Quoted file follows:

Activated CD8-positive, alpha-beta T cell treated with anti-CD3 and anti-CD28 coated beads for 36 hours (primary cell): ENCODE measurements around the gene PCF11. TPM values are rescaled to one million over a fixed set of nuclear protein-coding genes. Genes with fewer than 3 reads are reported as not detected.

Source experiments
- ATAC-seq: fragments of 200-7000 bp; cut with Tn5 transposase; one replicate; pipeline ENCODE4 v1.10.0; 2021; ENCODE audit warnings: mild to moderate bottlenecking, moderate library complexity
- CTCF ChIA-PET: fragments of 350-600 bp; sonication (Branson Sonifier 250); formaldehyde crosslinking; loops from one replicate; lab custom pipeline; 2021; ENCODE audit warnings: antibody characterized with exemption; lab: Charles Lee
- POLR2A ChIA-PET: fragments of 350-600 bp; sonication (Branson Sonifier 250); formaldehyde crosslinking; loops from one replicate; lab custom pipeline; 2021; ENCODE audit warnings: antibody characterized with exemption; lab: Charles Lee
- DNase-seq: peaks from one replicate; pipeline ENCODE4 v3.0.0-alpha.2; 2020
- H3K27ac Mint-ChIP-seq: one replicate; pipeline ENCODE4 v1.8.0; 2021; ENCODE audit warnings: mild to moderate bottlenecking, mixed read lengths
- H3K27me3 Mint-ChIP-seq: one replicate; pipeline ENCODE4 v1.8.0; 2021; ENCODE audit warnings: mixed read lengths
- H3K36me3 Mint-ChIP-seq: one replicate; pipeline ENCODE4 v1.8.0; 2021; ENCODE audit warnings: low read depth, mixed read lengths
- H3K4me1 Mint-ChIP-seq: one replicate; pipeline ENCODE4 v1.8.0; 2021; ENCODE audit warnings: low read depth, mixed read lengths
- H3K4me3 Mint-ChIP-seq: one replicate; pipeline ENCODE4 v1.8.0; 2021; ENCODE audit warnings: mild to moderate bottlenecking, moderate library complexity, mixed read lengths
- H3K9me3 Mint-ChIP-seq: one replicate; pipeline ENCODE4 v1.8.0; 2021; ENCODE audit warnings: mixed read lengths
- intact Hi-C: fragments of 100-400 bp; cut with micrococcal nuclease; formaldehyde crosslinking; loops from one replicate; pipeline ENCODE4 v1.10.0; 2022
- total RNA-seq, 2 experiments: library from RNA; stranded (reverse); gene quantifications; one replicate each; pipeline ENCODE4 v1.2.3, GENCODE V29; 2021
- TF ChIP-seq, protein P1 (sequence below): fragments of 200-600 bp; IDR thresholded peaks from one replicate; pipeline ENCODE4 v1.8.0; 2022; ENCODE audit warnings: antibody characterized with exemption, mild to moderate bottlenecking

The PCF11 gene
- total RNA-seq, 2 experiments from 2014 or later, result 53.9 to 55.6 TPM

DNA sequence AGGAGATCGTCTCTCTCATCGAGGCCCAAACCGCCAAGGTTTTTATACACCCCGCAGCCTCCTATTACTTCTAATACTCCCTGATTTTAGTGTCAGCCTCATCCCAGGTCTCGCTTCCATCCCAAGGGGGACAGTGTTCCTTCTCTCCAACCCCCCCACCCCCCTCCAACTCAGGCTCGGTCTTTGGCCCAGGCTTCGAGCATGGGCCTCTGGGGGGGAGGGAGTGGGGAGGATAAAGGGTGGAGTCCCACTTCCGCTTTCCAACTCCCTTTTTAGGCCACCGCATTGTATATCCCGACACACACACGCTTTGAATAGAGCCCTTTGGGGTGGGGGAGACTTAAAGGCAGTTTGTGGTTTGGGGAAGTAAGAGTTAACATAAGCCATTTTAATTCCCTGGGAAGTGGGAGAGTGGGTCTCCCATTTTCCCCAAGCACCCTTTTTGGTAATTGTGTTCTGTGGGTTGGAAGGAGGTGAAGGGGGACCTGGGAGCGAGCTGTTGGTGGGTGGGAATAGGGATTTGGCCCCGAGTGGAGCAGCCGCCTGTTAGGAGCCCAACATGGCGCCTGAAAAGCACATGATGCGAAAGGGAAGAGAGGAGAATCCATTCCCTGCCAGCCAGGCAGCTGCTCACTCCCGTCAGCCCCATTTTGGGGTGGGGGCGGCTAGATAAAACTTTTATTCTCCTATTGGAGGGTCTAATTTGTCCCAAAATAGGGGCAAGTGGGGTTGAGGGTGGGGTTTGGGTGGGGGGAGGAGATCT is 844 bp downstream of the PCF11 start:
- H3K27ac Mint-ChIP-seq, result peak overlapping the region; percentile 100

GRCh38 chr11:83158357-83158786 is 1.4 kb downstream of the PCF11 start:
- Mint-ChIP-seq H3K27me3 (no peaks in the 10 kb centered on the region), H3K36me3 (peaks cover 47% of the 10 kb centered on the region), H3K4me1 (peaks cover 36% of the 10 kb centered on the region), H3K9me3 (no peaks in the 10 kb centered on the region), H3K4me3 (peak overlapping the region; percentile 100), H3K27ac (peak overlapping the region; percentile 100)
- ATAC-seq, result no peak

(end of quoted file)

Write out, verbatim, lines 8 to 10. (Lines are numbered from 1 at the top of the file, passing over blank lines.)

- H3K27me3 Mint-ChIP-seq: one replicate; pipeline ENCODE4 v1.8.0; 2021; ENCODE audit warnings: mixed read lengths
- H3K36me3 Mint-ChIP-seq: one replicate; pipeline ENCODE4 v1.8.0; 2021; ENCODE audit warnings: low read depth, mixed read lengths
- H3K4me1 Mint-ChIP-seq: one replicate; pipeline ENCODE4 v1.8.0; 2021; ENCODE audit warnings: low read depth, mixed read lengths